It was an absolute delight to realize that Coogler wouldn’t only give us the Bond toys, but that he’d plunk us right down into the middle of Black Panther’s own Bond-style action set-piece. Coogler’s kinetic camera work during the sequence is fantastic. It comes at about 1/3rd of the way in, at an underground South Korean casino where Klaue plans to sell his stolen artifact. Our hero devises a plan to apprehend Klaue, and he brings his most trusted fellow fighters to help him. One is Okoye, the head of an all-female special forces unit in Wakanda. The other is Nakia, a Wakandan spy who has a romantic history with T’Challa.
These two women represent another part of the progressive, socially conscious film that Coogler masterfully orchestrated. In this world, there is no need for characters to make asides about how the women are as strong as the men. They just are. Okoye and her elite force rightfully receive the respect of anyone who knows about their skill in combat. These righteous, powerful, courageous women will inspire multitudes of young girls, black or otherwise.
We should never forget that a script needs skilled actors to bring the words on the page to vibrant life. Black Panther is overflowing with a roster of talented performers who make the movie both fun and touching. This is a who’s who of black cinema. Among the cast are Sterling K. Brown, Lupita Nyong’o, Danai Gurira, Daniel Kaluuya, Letitia Wright, Angela Bassett, and Forest Whitaker. If any of those names are unfamiliar to you now, they won’t be for much longer.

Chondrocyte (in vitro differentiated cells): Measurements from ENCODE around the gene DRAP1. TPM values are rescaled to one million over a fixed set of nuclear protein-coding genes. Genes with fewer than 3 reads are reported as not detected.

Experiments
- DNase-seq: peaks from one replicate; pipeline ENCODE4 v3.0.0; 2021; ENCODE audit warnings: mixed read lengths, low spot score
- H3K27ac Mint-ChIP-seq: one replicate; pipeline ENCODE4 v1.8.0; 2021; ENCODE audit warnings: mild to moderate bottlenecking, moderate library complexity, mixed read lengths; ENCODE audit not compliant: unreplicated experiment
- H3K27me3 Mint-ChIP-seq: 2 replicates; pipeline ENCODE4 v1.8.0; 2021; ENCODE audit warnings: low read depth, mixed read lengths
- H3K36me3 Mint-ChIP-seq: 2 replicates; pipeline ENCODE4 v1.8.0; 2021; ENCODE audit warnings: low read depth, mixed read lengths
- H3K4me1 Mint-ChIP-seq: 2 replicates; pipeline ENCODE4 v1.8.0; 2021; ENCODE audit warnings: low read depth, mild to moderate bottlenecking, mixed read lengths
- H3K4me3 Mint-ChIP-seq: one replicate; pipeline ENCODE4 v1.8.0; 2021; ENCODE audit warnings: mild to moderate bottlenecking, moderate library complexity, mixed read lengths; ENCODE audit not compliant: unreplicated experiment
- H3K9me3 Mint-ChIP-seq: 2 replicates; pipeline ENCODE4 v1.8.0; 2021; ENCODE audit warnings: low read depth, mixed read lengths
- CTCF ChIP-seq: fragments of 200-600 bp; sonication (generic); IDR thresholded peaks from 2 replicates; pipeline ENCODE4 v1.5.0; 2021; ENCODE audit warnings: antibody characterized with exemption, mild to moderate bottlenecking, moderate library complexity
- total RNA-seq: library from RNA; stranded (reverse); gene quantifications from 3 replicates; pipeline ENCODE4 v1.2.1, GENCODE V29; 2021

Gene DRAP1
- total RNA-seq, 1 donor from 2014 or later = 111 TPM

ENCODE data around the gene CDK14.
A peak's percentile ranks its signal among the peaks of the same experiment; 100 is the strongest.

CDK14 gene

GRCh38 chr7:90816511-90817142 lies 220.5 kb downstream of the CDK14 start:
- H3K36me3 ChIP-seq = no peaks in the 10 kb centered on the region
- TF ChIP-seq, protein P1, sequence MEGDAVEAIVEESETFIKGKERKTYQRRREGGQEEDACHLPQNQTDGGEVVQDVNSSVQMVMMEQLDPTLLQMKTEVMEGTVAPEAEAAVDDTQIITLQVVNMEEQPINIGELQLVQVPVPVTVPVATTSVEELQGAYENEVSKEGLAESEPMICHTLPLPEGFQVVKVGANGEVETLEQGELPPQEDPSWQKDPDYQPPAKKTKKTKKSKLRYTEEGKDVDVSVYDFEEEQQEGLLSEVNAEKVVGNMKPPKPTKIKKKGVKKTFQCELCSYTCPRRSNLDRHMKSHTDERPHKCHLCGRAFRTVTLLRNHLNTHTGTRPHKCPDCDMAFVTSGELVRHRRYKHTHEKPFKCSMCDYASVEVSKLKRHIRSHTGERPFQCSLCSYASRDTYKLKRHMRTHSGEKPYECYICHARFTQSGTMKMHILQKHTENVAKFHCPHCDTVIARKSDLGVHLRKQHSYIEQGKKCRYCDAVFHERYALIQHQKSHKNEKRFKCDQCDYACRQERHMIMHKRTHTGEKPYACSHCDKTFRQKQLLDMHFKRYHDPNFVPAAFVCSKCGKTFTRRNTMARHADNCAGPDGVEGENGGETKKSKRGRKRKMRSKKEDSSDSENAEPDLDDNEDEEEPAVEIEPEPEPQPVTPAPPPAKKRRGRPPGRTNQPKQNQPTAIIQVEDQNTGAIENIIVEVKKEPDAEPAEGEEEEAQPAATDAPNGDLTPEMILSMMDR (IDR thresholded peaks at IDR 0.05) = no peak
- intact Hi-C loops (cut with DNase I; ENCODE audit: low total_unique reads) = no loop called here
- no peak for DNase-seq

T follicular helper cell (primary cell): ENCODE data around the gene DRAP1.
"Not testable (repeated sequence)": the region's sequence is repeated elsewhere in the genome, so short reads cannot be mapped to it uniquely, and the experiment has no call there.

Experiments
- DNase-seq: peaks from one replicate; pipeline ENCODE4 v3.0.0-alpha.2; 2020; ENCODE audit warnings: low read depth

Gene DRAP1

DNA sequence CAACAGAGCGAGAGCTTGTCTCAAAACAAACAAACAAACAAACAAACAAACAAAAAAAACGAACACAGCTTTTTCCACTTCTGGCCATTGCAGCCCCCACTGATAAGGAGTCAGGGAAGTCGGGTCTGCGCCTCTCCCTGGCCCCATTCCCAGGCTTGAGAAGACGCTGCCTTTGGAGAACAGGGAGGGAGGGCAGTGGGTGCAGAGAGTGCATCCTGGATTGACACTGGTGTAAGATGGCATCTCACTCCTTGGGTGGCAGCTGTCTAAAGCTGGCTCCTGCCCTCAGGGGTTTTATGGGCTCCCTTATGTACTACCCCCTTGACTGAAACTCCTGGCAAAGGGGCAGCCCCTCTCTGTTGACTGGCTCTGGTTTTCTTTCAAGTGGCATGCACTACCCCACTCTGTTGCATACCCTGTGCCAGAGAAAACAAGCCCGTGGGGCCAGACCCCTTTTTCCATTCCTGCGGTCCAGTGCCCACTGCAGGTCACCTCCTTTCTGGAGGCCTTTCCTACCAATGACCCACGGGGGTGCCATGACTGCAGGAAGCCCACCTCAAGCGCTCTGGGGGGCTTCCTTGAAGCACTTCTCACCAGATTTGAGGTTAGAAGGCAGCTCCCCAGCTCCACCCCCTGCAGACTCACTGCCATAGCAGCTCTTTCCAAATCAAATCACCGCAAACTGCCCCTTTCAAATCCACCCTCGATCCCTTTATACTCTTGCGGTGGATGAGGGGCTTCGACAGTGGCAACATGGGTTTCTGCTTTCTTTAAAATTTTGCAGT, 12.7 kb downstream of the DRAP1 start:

Chadwick Boseman brings a playfulness to the role of T’Challa, but is just as effective in the more serious moments. Michael B. Jordan is splendid as Erik, the enigmatic challenger to T’Challa’s power. In a lesser movie, Erik would have been the ultimate villain of the story. The way Coogler wrote it, though, and the way Jordan plays it, we can’t help but find more than a little sympathy for Erik. The real villain is white supremacy, and, to the horror of T’Challa and his allies, that’s something Erik will do almost anything to defeat.
There was a ton of pressure placed on Ryan Coogler’s shoulders to deliver with Black Panther. This is the first Marvel movie with a majority black cast and a black director at the helm. He does not disappoint. His stylistic choices are thrilling, his story is complex and moving, and the spectacle of it all begs for repeat viewings. I can think of only one artistic choice with which I can quibble. When the balance of power has tipped in Erik’s direction, Coogler begins a sequence with the camera turned upside down. It slowly rotates as it moves deeper into the action. There’s no doubt that the camera move is striking. This visual representation of our heroes’ world being turned upside down is a bit on the nose, though. But, when everything else about a movie is as satisfying as Black Panther is, who can even be bothered to care?